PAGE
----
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Israel’s Shin Bet Security Service to Ban Airlines From Flying to Dubai Due to Disagreement With Emiratis

Israel’s Shin Bet Security Service to Ban Airlines From Flying to Dubai Due to Disagreement With Emiratis

Israel’s internal Shin Bet security service is reportedly planning to ban Israeli airlines from flying to Dubai amidst a disagreement with local officials over security arrangements at Dubai International Airport (DXB).

Axios Middle East Correspondent Barak Ravid quoted a source within Shin Bet who said the agency was concerned it could not guarantee proper security for Israeli airlines flying into and out of Dubai.

“The disagreement is technical and not political,” the source was quoted as saying. “We are considering moving the Israeli airline’s flights from Dubai to Abu-Dhabi.”

Low-cost airline Israir became the first ever Israeli airline to operate a commercial flight to Dubai on December 1, 2020. The flight followed the historic and unexpected normalisation of political relations between Israel and the United Arab Emirates (UAE) earlier in 2020.

Along with Israir, the national flag carrier El Al and Arkia also fly regularly scheduled passenger flights to Dubai.

Israel and the UAE formalised relations after the signing of the Abraham Accords at a ceremony at the White House in Washington DC in September 2020. Several weeks later, an air services agreement had been thrashed out, but security arrangements at DXB have never been agreed.

Israeli airlines are known for stationing their own security officers at international airports, where they carry out their own questioning and security searches of passengers.

El Al’s internal security department provides airport security for all three Israeli airlines at an annual cost of more than US$311 million according to Globes.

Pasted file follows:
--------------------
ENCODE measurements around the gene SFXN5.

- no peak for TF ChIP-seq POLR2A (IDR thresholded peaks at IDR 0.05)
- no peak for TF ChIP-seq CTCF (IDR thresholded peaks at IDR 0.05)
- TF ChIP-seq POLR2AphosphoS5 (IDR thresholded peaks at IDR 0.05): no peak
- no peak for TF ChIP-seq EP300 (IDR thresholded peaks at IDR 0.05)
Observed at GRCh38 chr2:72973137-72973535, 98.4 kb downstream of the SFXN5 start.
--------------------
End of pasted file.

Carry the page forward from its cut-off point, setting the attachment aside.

Shin Bet confirmed on Saturday that it could bar Israeli airlines from flying to Dubai, saying in a statement: “over the past few months, security disputes have been revealed between the competent bodies in Dubai and the Israeli aviation security system, in a way that does not allow for the responsible enactment of security for Israeli aviation.”

View Comments (3)
  • Shin Bet wanted a special segregated screening area at DXB using Israeli-picked security screeners and DXB said they couldn’t provide it on Israeli government terms?

    Shin Bet wanted a special segregated screening area at DXB using Israeli-picked security screeners and permission to have its personnel armed at the airport and Dubai said they wouldn’t allow it on Israeli government terms?

    Are those the kind of “technical” disagreements with Dubai that they are hoping don’t come up with Abu Dhabi?

      • Let’s not pre-suppose that essentially it’s something that all the other countries with service by Israeli carriers have agreed to allow. It could well be something that Shin Bet demanded for service from/to the UAE but not from all the other countries with service by Israeli carriers. That this “something” — if it’s even the same “something” — may have been cleared by Abu Dhabi but not by Dubai is well within the realm of the possible given UAE’s federal nature, but I’m not sure at this point if that’s even the pivot that meant AUH is clear but DXB is not.

        It would be interesting to know what the issue was now but not earlier with service from/to DXB. Maybe Shin Bet just feel that (compared to DXB) AUH is better protected against projectile and even less-sophisticated drone-using attacks coming from Yemeni elements which were targeted by UAE military forces and other UAE-backed military and mercenary elements during Yemen’s latest civil war.

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